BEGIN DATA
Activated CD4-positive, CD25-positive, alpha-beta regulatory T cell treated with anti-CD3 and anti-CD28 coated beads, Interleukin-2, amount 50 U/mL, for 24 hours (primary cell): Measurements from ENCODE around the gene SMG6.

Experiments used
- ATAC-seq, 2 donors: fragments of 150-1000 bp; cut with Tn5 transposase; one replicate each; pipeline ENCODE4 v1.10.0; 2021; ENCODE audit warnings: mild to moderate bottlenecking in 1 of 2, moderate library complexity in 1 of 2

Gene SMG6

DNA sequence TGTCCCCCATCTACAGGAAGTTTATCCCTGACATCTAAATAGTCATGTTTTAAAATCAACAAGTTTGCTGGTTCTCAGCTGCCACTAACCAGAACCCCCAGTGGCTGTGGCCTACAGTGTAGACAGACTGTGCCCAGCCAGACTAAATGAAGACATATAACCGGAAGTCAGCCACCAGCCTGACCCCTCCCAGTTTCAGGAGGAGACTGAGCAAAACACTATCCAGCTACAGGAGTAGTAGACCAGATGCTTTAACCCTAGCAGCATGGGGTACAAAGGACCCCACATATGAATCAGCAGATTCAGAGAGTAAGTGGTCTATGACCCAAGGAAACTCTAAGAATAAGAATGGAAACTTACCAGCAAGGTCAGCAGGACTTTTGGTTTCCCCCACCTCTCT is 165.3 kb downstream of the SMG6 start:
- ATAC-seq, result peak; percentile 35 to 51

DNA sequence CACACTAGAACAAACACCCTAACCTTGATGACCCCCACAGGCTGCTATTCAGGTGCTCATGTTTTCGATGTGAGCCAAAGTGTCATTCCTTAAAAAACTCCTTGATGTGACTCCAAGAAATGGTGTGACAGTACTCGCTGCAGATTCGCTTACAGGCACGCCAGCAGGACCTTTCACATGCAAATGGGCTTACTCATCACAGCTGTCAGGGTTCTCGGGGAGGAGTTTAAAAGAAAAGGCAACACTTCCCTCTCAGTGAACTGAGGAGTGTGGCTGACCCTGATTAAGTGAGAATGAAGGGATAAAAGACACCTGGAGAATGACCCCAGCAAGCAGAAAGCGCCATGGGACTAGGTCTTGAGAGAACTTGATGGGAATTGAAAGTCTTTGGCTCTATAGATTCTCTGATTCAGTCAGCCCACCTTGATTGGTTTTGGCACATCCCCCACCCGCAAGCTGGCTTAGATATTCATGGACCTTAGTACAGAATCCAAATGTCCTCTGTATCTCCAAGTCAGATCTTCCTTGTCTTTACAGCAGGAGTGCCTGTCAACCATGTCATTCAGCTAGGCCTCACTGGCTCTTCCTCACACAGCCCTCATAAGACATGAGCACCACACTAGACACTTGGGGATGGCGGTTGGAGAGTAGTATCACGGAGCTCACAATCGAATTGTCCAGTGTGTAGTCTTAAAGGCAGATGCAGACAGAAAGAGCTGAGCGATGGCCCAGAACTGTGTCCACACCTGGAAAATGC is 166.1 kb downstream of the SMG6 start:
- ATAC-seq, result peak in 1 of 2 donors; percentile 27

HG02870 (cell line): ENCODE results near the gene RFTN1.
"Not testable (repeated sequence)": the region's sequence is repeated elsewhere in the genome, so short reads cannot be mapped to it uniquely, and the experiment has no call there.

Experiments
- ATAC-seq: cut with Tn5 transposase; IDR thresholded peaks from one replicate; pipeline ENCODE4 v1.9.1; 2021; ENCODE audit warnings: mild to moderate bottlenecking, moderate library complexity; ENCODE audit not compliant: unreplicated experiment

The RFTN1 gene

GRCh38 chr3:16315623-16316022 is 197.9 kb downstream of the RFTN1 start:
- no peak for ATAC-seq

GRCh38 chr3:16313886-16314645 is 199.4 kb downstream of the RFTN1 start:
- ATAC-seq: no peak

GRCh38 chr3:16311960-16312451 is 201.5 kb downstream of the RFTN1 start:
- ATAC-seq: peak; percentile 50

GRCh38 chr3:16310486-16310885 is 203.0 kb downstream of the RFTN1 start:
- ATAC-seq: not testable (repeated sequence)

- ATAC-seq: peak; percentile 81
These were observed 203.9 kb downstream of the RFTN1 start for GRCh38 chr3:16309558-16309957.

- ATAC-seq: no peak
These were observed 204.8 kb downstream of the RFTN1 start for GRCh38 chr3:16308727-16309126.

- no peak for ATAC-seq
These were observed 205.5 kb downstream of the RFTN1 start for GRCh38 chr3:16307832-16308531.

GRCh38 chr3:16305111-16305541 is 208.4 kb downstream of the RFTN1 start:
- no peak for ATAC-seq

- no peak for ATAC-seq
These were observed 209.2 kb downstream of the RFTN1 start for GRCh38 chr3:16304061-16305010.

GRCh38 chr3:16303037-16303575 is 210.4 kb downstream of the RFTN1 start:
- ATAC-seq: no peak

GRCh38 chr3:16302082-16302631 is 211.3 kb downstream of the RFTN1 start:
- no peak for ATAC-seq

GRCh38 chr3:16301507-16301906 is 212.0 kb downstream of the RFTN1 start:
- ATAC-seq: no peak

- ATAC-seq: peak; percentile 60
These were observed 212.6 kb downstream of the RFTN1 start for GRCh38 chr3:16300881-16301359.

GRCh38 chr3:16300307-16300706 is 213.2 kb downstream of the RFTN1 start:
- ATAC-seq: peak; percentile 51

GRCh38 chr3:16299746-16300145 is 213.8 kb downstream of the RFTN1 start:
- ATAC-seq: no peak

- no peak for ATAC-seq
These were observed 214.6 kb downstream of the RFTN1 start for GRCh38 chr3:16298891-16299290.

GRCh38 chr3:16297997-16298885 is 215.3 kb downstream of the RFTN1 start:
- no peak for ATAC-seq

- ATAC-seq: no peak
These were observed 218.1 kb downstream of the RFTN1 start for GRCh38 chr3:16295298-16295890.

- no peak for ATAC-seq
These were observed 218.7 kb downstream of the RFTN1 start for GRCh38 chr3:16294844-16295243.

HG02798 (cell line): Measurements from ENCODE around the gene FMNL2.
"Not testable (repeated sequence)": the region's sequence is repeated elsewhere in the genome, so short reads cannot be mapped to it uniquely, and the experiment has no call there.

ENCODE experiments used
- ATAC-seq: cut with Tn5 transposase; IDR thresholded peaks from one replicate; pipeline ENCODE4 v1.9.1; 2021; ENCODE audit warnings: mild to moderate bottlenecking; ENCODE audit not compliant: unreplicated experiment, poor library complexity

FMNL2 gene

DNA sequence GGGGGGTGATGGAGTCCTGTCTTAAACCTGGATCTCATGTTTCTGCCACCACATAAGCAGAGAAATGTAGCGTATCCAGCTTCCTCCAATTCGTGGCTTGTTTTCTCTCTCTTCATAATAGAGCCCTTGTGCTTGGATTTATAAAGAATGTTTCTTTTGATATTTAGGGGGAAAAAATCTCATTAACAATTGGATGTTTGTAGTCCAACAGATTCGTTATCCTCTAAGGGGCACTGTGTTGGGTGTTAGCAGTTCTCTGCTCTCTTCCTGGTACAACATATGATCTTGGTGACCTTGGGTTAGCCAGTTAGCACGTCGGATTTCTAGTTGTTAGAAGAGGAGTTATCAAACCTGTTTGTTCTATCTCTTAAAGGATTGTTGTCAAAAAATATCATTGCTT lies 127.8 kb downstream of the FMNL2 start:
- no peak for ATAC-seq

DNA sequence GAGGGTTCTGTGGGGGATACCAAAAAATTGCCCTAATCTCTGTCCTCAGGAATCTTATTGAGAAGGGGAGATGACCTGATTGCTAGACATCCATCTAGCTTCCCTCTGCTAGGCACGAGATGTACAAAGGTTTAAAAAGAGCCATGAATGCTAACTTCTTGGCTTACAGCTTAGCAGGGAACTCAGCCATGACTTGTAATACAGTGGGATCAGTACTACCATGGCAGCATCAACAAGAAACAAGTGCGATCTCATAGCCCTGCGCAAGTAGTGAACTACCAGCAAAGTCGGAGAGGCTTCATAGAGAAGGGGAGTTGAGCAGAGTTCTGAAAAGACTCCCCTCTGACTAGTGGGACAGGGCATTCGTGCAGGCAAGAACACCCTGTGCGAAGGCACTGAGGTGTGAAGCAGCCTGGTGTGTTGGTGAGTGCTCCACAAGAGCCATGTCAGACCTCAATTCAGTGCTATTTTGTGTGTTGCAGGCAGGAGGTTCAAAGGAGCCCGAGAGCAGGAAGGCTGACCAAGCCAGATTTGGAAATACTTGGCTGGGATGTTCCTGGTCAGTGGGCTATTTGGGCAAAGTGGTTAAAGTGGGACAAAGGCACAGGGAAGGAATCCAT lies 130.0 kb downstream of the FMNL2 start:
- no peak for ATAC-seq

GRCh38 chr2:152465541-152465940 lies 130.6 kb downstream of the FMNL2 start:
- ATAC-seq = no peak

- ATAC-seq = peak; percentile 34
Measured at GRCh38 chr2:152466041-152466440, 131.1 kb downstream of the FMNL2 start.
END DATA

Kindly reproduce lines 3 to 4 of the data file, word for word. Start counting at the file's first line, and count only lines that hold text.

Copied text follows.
- ATAC-seq, 2 donors: fragments of 150-1000 bp; cut with Tn5 transposase; one replicate each; pipeline ENCODE4 v1.10.0; 2021; ENCODE audit warnings: mild to moderate bottlenecking in 1 of 2, moderate library complexity in 1 of 2

Gene SMG6